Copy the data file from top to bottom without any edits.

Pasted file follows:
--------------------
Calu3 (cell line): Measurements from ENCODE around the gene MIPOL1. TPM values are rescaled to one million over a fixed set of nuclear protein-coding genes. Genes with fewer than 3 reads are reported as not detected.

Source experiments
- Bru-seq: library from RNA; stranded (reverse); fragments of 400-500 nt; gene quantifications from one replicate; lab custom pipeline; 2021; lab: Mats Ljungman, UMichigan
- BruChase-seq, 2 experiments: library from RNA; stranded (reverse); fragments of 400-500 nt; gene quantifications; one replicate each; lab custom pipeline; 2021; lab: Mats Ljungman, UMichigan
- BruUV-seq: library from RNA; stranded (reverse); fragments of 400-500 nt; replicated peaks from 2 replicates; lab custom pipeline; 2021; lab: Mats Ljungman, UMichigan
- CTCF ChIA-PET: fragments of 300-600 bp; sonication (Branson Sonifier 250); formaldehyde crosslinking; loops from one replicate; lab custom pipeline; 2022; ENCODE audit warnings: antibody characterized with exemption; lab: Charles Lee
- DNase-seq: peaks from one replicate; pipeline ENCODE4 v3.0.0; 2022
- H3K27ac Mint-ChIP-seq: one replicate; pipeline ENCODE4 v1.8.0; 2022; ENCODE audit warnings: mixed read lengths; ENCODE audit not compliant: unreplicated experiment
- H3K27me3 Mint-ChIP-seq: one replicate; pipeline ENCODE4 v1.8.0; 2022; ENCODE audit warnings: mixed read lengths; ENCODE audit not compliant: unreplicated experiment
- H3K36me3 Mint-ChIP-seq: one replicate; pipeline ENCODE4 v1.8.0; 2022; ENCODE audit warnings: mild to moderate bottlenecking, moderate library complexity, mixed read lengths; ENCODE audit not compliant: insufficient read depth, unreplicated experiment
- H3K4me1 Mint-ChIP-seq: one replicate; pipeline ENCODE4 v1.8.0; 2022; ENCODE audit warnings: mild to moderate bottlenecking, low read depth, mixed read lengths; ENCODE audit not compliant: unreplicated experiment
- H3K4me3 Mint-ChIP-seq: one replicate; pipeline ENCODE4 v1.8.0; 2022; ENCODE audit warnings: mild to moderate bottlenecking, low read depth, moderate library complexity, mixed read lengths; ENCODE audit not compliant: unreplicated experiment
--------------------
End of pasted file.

Calu3 (cell line): Measurements from ENCODE around the gene MIPOL1. TPM values are rescaled to one million over a fixed set of nuclear protein-coding genes. Genes with fewer than 3 reads are reported as not detected.

Source experiments
- Bru-seq: library from RNA; stranded (reverse); fragments of 400-500 nt; gene quantifications from one replicate; lab custom pipeline; 2021; lab: Mats Ljungman, UMichigan
- BruChase-seq, 2 experiments: library from RNA; stranded (reverse); fragments of 400-500 nt; gene quantifications; one replicate each; lab custom pipeline; 2021; lab: Mats Ljungman, UMichigan
- BruUV-seq: library from RNA; stranded (reverse); fragments of 400-500 nt; replicated peaks from 2 replicates; lab custom pipeline; 2021; lab: Mats Ljungman, UMichigan
- CTCF ChIA-PET: fragments of 300-600 bp; sonication (Branson Sonifier 250); formaldehyde crosslinking; loops from one replicate; lab custom pipeline; 2022; ENCODE audit warnings: antibody characterized with exemption; lab: Charles Lee
- DNase-seq: peaks from one replicate; pipeline ENCODE4 v3.0.0; 2022
- H3K27ac Mint-ChIP-seq: one replicate; pipeline ENCODE4 v1.8.0; 2022; ENCODE audit warnings: mixed read lengths; ENCODE audit not compliant: unreplicated experiment
- H3K27me3 Mint-ChIP-seq: one replicate; pipeline ENCODE4 v1.8.0; 2022; ENCODE audit warnings: mixed read lengths; ENCODE audit not compliant: unreplicated experiment
- H3K36me3 Mint-ChIP-seq: one replicate; pipeline ENCODE4 v1.8.0; 2022; ENCODE audit warnings: mild to moderate bottlenecking, moderate library complexity, mixed read lengths; ENCODE audit not compliant: insufficient read depth, unreplicated experiment
- H3K4me1 Mint-ChIP-seq: one replicate; pipeline ENCODE4 v1.8.0; 2022; ENCODE audit warnings: mild to moderate bottlenecking, low read depth, mixed read lengths; ENCODE audit not compliant: unreplicated experiment
- H3K4me3 Mint-ChIP-seq: one replicate; pipeline ENCODE4 v1.8.0; 2022; ENCODE audit warnings: mild to moderate bottlenecking, low read depth, moderate library complexity, mixed read lengths; ENCODE audit not compliant: unreplicated experiment